BBC host skewers senior SNP MSP on falling independence support ‘Kicking it in long grass’

Scotland: Sturgeon and Douglas Ross clash during debate

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The SNP’s Keith Brown appeared alongside Labour’s Ian Murray and the Conservative’s Murdo Fraser to debate the upcoming Scottish Parliamentary election and to pitch their parties as the ones to vote for. But as Mr Brown toned down the rhetoric surrounding Scottish independence which has been the key political issue during the campaign he was accused of pushing aside independence in light of negative polls. Mr Murray could be heard sighing in the background as the SNP deputy leader attempted to claw back the argument. 

Speaking on Good Morning Scotland on BBC Radio Scotland, Mr Brown was asked: “How difficult has it been for SNP candidates who are making their way very gingerly between those of your supporters who are desperate for another independence referendum and would start talking about it tomorrow. 

“And those who understand that there are people who need to be persuaded to vote for independence and they’re not so keen on it – how difficult has that been and how have people been talking about it on the doorsteps?”

Mr Brown replied: “But that’s the very stuff of politics that you stand for what you believe in and you can be quite clear on that and try to persuade people to your point of view. 

“I think that is what we have done and we’re said what we want and that we want the recovery first we want the best person to lead that recovery which is Nicola Sturgeon. 

“You want to make sure that you have the real powers to make a proper recover which we believe really rests on the choice [made] by the people of Scotland for how they want to do that.”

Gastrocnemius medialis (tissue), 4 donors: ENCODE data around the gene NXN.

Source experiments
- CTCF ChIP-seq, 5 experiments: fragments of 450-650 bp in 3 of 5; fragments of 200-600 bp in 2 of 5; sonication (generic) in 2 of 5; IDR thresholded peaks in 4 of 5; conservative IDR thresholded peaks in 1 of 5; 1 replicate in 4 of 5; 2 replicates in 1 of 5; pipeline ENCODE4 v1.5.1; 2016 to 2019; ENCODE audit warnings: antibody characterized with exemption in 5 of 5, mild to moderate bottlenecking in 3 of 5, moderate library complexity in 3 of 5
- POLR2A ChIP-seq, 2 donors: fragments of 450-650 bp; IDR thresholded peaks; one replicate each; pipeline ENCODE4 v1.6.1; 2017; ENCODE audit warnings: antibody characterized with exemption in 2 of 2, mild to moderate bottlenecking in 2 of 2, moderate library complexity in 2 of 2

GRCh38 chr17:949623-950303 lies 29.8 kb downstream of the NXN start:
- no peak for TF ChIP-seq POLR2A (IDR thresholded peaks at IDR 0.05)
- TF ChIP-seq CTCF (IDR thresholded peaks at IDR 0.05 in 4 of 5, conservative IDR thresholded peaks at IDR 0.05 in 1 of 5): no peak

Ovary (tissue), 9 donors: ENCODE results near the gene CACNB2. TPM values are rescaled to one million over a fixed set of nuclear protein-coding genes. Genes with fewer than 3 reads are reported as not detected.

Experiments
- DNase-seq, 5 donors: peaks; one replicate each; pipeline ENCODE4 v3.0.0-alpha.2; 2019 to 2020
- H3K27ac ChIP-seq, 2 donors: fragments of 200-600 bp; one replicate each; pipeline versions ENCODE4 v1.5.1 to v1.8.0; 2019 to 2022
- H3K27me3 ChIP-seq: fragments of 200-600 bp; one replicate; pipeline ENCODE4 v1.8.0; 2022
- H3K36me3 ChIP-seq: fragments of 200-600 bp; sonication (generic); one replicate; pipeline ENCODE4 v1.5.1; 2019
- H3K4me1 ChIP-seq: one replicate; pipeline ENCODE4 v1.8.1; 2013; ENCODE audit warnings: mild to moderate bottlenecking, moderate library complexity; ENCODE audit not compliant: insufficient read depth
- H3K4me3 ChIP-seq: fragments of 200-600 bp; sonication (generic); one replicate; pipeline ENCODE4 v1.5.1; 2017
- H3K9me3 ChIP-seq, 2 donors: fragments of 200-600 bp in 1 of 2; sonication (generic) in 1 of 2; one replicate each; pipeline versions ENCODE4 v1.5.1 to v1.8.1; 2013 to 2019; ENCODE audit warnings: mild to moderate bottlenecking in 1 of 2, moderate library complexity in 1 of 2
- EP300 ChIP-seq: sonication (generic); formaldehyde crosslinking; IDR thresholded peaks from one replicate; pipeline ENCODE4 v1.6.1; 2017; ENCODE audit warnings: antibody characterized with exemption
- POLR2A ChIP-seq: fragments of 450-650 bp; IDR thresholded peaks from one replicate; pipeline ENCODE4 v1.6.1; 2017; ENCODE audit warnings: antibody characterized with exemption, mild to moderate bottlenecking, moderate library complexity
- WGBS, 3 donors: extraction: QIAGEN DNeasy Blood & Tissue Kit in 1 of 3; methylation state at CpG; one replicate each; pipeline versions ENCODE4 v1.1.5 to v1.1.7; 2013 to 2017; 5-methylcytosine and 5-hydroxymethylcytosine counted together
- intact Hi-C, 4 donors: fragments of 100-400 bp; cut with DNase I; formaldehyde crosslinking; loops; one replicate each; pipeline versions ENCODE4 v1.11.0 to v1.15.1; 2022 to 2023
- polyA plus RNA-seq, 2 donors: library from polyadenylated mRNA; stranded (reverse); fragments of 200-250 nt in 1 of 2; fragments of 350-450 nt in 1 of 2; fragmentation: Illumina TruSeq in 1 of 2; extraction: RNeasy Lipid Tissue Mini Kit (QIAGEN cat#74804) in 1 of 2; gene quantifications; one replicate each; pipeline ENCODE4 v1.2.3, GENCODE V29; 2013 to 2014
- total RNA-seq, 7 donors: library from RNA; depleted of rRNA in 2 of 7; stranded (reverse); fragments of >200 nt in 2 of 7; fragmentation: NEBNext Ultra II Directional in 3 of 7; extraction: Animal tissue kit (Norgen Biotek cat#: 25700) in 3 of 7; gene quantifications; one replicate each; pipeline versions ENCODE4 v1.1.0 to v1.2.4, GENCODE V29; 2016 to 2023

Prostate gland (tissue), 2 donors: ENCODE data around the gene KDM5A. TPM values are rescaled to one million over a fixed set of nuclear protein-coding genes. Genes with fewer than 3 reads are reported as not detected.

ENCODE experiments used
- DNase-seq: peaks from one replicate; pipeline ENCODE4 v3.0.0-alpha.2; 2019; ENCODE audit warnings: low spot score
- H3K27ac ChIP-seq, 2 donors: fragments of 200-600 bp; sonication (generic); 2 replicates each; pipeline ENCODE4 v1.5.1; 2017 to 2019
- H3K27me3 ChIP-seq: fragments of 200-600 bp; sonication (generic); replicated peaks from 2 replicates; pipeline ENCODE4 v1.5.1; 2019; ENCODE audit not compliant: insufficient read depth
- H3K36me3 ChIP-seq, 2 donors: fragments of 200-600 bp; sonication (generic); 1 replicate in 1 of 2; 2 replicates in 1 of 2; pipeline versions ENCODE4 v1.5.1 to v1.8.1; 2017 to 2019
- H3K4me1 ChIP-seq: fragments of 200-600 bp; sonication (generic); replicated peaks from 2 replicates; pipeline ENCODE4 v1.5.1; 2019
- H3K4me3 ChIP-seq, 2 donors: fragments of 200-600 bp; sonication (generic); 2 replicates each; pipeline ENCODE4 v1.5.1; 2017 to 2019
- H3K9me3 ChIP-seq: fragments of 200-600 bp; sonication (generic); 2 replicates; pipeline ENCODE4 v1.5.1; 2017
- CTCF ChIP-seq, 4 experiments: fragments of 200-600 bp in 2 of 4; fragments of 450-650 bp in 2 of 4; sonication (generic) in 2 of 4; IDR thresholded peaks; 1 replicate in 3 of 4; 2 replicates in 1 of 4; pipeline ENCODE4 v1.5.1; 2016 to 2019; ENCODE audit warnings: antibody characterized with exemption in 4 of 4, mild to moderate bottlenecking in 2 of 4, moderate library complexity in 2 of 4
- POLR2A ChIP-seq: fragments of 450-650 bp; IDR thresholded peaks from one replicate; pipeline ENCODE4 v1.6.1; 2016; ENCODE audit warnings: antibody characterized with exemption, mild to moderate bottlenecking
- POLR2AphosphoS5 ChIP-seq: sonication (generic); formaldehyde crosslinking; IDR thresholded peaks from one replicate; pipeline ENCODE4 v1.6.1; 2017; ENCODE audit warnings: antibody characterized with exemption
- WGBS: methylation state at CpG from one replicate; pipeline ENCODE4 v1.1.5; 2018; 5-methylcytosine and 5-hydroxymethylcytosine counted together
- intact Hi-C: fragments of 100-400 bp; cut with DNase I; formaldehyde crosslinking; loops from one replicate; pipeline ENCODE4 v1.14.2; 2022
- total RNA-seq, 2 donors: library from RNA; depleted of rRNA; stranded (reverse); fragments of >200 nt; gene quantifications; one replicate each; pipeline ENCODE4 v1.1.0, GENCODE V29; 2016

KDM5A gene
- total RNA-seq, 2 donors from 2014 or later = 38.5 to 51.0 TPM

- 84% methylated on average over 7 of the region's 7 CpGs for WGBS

SNP MSPs are conflicted over when the independence referendum should be held with Commons leader Ian Blackford insisting it should be held this year. 

But SNP politician Pete Wishart who has been a nationalist for more than 20 years said it was likely to see a referendum in 2022. 

President of the SNP Michael Russell revealed the vote could be held six months after the May 6 election meaning it would be in time for Christmas. 

Nicola Sturgeon says 'the BBC should be accurate'

The divisions among the SNP were picked up by the BBC radio host who asked Mr Brown: “So you’re kicking [independence] into the long grass at the moment because the polls are showing that people aren’t really that keen on an independence referendum?”

A frustrated Mr Brown then replied: “Absolutely not, it is in our manifesto and Nicola Sturgeon said it time and time again that we will have the referendum when it is safe to do so.”

Labour’s Ian Murray was heard sighing during Mr Brown’s answer and was asked what his party’s position on independence was due to their deliberate distancing from the issue. 

He explained: “Let me just say for the millionth time and I’m very surprised that we keep getting this question… we’re against independence and we’re against a second referendum. 

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“Anas Sarwar has been pretty clear that the entirety of the next Scottish Parliament should be to focus on national recovery.

“That is what the polls are telling us and that is what the people are telling us on the doorsteps.”

Mr Murray concluded by saying a vote for the SNP mean parliament would only focus on independence and not the bigger issues. 

A poll conducted by Sky News found support for independence was split 50-50 in Scotland which also saw less calls for a referendum as the years went on. 

28 percent wanted a referendum in the next two years if the SNP win the election which decreased to 14 percent who wanted a referendum in 2-5 years.

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